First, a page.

Proposed Rule Continues to Chip Away at Medicare Regulations

February 14, 2013 03:00 pm News Staff

CMS recently issued a proposed rule intended to continue government efforts to reduce onerous Medicare regulations that add an unnecessary layer of cost to the health care system and keep physicians mired in paperwork and out of the exam room.

[Roll of red tape]

The agency's action was in keeping with a January 2011 presidential executive order that called on federal agencies to modify and streamline regulations on business.

In a Feb. 4 press release( announcing the proposed rule, HHS Secretary Kathleen Sebelius said CMS has identified a number of areas within Medicare and Medicaid where efficiencies could be increased by eliminating some regulations that were no longer necessary and redefining others.

"We are committed to cutting the red tape for health care facilities, including rural providers," said Sebelius in the release. "By eliminating outdated or overly burdensome requirements, hospitals and health care professionals can focus on treating patients."

If adopted, CMS estimated the changes could save between $231 million to $676 million the first year and accrue annual recurring savings of as much as $654 million.

The proposed changes cover a number of aspects of care, including ambulatory surgical center radiology services, hospital food and dietetic services, and transplant center reporting requirements to CMS.

Provisions of particular interest to family physicians would reduce regulatory requirements that involve physician responsibilities in critical-access hospitals, rural health clinics and federally qualified health centers.

Currently, any physician who staffs such a facility must make a face-to-face visit at least once every two weeks. The proposed rule would lift that requirement.

"Some providers in extremely remote areas or areas that have geographic barriers have indicated that they find it difficult to comply with the precise biweekly schedule requirement," says the proposed rule. "We believe that specifying a specific time frame for a physician to visit the facility does not ensure better health care."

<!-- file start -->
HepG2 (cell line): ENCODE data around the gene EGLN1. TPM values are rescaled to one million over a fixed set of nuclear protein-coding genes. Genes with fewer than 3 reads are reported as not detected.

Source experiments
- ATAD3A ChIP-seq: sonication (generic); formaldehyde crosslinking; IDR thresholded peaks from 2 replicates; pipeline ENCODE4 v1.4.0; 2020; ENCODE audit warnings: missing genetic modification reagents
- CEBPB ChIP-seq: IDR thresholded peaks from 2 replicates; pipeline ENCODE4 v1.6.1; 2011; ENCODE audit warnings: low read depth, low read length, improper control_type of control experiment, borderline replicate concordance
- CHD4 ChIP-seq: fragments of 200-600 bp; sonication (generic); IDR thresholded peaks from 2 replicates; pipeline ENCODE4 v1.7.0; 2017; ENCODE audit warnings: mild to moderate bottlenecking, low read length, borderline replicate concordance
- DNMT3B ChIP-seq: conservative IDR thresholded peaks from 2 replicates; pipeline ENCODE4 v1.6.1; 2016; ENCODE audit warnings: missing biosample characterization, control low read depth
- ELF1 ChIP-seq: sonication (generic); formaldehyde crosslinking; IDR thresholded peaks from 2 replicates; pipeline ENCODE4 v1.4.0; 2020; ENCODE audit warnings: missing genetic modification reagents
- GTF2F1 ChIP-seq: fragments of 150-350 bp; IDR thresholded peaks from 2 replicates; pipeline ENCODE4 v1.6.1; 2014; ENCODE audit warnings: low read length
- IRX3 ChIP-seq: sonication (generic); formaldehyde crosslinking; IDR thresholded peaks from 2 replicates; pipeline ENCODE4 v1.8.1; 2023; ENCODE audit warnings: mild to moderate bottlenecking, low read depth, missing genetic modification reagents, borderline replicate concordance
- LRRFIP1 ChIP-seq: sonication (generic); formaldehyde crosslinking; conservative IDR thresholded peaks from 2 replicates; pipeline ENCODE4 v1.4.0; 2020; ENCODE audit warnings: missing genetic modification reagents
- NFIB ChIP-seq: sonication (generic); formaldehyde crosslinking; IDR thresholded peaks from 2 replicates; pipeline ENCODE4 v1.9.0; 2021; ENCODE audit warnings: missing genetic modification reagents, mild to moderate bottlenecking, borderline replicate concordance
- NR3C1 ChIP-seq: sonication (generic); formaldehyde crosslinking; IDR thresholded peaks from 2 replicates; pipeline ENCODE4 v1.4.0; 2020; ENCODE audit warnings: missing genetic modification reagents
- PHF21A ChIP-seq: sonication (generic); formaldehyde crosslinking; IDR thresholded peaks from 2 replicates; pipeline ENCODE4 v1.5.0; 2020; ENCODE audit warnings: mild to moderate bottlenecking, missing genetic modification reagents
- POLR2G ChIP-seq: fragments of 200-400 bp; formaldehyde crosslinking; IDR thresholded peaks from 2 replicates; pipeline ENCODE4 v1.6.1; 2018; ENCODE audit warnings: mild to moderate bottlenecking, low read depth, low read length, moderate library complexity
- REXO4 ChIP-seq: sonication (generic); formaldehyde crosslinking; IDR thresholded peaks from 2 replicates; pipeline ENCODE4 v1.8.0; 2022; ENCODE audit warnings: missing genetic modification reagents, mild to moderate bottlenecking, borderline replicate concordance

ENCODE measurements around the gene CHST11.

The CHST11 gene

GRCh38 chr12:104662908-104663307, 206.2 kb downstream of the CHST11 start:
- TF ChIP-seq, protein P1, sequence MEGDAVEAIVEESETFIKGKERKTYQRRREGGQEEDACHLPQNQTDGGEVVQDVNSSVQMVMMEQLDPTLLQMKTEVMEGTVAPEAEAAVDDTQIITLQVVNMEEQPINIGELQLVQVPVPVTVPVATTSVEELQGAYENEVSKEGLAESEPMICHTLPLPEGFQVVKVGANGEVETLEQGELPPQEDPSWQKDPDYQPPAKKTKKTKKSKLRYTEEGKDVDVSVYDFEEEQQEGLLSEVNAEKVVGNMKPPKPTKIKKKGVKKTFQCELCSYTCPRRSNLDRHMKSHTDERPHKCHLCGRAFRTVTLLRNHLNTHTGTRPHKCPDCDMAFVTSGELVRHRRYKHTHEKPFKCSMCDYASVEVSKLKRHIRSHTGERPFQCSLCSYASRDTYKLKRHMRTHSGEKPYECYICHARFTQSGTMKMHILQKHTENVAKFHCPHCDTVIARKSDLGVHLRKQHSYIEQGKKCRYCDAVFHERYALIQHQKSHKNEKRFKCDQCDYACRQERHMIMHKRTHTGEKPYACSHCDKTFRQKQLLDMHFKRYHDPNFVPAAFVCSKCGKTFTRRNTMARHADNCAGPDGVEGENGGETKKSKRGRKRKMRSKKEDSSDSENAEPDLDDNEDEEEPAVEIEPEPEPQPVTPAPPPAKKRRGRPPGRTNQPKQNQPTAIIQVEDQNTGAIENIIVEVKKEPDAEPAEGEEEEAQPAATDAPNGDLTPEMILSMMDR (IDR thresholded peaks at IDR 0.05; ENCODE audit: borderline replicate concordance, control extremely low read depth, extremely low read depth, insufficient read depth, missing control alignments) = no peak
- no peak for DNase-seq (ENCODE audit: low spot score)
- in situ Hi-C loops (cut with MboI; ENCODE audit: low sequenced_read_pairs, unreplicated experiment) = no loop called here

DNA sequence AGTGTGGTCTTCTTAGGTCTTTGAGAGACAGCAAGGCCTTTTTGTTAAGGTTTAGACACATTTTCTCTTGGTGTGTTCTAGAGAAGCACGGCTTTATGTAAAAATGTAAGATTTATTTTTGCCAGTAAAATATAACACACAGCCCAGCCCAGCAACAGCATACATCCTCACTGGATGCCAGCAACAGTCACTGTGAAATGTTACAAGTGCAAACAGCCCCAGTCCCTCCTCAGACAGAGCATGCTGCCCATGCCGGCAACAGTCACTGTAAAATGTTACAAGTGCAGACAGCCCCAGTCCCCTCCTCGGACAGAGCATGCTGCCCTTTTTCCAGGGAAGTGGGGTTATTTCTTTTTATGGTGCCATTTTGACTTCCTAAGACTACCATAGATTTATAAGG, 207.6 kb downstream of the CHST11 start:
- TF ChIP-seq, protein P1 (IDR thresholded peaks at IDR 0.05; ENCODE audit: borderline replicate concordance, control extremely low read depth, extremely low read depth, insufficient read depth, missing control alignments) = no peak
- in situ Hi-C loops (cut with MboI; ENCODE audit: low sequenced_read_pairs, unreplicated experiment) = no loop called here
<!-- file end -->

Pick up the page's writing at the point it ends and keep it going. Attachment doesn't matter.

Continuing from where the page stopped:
Instead, the rule notes, implementation of new technology, such as telemedicine services, should allow physicians "the flexibility to utilize a variety of ways and time frames to provide medical direction, consultation, supervision and medical care services, including being on-site at the facility."

The proposed rule also suggests changes and clarifications to requirements related to the Clinical Laboratory Improvement Amendments of 1988; those changes could positively impact family physicians who run their own office labs.

This most recent proposed rule could be considered "round two" of the agency's efforts to comply with the president's regulatory reform order. In May 2012, CMS issued final rules easing or eliminating administrative regulations for hospitals and health care professionals.

According to CMS estimates, that first round of regulatory purging could save the health care system $5 billion during the next five years.